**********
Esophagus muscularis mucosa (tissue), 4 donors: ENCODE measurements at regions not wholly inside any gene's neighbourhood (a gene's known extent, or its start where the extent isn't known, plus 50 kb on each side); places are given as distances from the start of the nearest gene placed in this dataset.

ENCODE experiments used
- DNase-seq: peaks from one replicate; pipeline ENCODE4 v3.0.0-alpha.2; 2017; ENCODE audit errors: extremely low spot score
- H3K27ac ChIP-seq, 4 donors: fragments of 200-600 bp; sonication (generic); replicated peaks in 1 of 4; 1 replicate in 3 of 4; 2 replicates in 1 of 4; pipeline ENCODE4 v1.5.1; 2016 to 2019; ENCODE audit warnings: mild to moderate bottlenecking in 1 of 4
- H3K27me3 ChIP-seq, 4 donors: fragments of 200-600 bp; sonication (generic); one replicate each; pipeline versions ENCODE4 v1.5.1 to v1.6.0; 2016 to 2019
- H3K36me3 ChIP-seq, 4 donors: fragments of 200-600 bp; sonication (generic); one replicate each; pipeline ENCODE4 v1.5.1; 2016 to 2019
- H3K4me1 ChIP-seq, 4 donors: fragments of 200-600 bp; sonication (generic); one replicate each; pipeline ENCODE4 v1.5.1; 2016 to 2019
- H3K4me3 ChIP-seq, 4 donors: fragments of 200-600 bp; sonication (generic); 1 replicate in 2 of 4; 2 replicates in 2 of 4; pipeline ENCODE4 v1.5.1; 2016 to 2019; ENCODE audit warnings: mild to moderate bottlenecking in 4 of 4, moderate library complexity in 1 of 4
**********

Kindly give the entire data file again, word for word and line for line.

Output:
Esophagus muscularis mucosa (tissue), 4 donors: ENCODE measurements at regions not wholly inside any gene's neighbourhood (a gene's known extent, or its start where the extent isn't known, plus 50 kb on each side); places are given as distances from the start of the nearest gene placed in this dataset.

ENCODE experiments used
- DNase-seq: peaks from one replicate; pipeline ENCODE4 v3.0.0-alpha.2; 2017; ENCODE audit errors: extremely low spot score
- H3K27ac ChIP-seq, 4 donors: fragments of 200-600 bp; sonication (generic); replicated peaks in 1 of 4; 1 replicate in 3 of 4; 2 replicates in 1 of 4; pipeline ENCODE4 v1.5.1; 2016 to 2019; ENCODE audit warnings: mild to moderate bottlenecking in 1 of 4
- H3K27me3 ChIP-seq, 4 donors: fragments of 200-600 bp; sonication (generic); one replicate each; pipeline versions ENCODE4 v1.5.1 to v1.6.0; 2016 to 2019
- H3K36me3 ChIP-seq, 4 donors: fragments of 200-600 bp; sonication (generic); one replicate each; pipeline ENCODE4 v1.5.1; 2016 to 2019
- H3K4me1 ChIP-seq, 4 donors: fragments of 200-600 bp; sonication (generic); one replicate each; pipeline ENCODE4 v1.5.1; 2016 to 2019
- H3K4me3 ChIP-seq, 4 donors: fragments of 200-600 bp; sonication (generic); 1 replicate in 2 of 4; 2 replicates in 2 of 4; pipeline ENCODE4 v1.5.1; 2016 to 2019; ENCODE audit warnings: mild to moderate bottlenecking in 4 of 4, moderate library complexity in 1 of 4